This essay was originally posted on ActiveHistory.ca
I’ve been a rather slow convert to the open-access movement. Though ActiveHistory.ca operates under a Creative Commons Attribution, non-commercial ShareALike copyright license whereby you’re free to repost this (or any other essay you find here) so long as you provide us with attribution and do not profit, this was my sole venture into the world of open access.
Then in 2015, Thompson Rivers University historian John Belshaw approached us about promoting his new two-volume open Canadian history textbook (click here for pre-Confederation and here for post-Confederation) published as part of the BC Open Textbook Project (we ran two posts about it here and here). Belshaw’s books were the first open access textbooks I encountered. I was excited and – having gradually moved away from textbooks in my teaching – integrated them as support material for my Canadian history courses.
Until recently, these were the only open projects with which I have been involved. Though I was never fully resistant to the idea, I also never pursued it with much interest. I have been fortunate enough to move from academic contract to academic contract in such a way that only for a few months have I ever been without full access to a university’s library subscription services. From my vantage point, as a student then professor, all of the on-campus resources I used were free.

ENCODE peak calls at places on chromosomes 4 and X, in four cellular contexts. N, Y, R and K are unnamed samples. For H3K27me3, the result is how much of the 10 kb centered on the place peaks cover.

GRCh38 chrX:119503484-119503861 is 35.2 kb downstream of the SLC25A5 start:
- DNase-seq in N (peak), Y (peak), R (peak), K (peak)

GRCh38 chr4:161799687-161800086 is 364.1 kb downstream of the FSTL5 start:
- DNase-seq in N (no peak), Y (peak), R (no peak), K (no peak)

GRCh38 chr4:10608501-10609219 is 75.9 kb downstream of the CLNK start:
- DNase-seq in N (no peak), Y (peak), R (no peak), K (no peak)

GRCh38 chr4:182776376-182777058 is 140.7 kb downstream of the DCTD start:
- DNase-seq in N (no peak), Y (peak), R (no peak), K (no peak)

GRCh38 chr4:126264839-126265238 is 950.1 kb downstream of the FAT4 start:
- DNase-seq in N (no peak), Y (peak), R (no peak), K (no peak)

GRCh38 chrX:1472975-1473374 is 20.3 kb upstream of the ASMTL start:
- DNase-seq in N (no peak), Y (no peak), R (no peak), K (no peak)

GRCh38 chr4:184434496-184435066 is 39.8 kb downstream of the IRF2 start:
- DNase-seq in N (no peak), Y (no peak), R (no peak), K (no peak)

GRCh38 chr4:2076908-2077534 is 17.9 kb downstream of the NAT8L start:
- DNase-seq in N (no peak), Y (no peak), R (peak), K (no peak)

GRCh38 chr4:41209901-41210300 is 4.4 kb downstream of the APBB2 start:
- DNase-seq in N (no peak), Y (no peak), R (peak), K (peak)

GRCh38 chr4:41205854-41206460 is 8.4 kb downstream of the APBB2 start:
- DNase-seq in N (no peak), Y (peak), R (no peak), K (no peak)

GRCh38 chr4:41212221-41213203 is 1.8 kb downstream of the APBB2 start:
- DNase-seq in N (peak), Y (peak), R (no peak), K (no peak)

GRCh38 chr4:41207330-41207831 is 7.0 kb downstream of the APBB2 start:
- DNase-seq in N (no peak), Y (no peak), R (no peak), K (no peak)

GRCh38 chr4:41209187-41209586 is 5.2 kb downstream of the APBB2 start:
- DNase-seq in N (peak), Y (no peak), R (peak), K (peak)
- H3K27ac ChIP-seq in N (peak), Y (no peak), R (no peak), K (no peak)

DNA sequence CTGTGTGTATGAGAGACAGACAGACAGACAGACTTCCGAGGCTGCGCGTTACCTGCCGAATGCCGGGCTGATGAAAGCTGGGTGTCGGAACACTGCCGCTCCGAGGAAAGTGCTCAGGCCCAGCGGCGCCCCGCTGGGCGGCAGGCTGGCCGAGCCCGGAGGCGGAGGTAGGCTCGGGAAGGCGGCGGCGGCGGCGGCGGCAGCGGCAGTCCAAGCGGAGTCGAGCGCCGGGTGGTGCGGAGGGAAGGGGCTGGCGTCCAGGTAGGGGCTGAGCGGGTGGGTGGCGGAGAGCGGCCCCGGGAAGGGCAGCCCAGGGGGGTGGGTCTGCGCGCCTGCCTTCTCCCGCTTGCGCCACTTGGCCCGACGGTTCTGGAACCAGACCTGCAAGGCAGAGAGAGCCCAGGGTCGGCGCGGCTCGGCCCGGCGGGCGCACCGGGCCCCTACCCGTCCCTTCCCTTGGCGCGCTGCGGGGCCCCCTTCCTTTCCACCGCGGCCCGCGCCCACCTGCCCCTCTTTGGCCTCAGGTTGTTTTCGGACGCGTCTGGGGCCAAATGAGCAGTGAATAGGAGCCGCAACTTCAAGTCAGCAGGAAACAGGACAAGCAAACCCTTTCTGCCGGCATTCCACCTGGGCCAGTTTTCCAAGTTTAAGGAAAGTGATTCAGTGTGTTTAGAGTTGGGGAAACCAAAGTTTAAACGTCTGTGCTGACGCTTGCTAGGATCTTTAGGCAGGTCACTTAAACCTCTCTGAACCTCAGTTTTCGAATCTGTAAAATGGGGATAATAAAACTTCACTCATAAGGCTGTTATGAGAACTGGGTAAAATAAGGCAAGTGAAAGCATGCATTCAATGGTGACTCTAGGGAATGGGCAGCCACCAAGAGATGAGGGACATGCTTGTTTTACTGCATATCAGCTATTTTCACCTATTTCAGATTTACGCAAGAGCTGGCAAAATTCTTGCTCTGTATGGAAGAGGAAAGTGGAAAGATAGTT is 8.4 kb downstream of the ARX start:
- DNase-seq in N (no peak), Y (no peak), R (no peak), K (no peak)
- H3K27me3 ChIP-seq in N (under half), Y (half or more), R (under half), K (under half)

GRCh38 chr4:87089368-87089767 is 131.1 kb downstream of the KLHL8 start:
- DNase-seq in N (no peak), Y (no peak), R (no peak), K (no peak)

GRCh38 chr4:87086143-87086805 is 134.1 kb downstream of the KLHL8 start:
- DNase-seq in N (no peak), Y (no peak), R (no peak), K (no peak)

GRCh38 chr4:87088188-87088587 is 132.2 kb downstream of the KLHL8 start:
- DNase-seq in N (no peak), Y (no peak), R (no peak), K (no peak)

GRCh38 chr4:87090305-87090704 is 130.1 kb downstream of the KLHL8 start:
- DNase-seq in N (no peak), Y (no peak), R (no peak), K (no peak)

This, of course, is not true. Both institutionally and personally, the costs to purchase educational resources are significant. At Ryerson University, a school with about 50,000 students, the library’s annual acquisition budget for serials, databases and e-journals is over $4.7 million, about $94 per student. Add to that the books, computer software and other course-related materials faculty demand of their students, and the total nears $800/year.
It was figures like these that brought me around to fully embracing Open Educational Resources (OER) as an important part of my pedagogical and curricular outlook. It was one particular talk, by Kwantlen Polytechnic University Psyche Prof. Rajiv Jhangiani, that opened my eyes. In his talk, Jhangiani did the math for my own institution (Western, not Huron, for those reading the fine print). At Western, students pay about $8,000 in tuition and another $9,000 for housing and subsistence off campus for a total of $18,000 per year when books are also included. For on-campus students the number is closer to $21,000.
Depending on where they live, a student without recourse to scholarships, bursaries or loans, would need to work full time at the minimum wage for between 32 and 38 weeks to cover the cost of studying full time. With only 17 weeks available in the university summer break; this leaves about half that amount to be earned during the academic year through a part-time job. Without outside financial support, a student cannot dedicate their full attention to their studies; they are required to dedicate substantial energy to ensuring they can pay for their studies.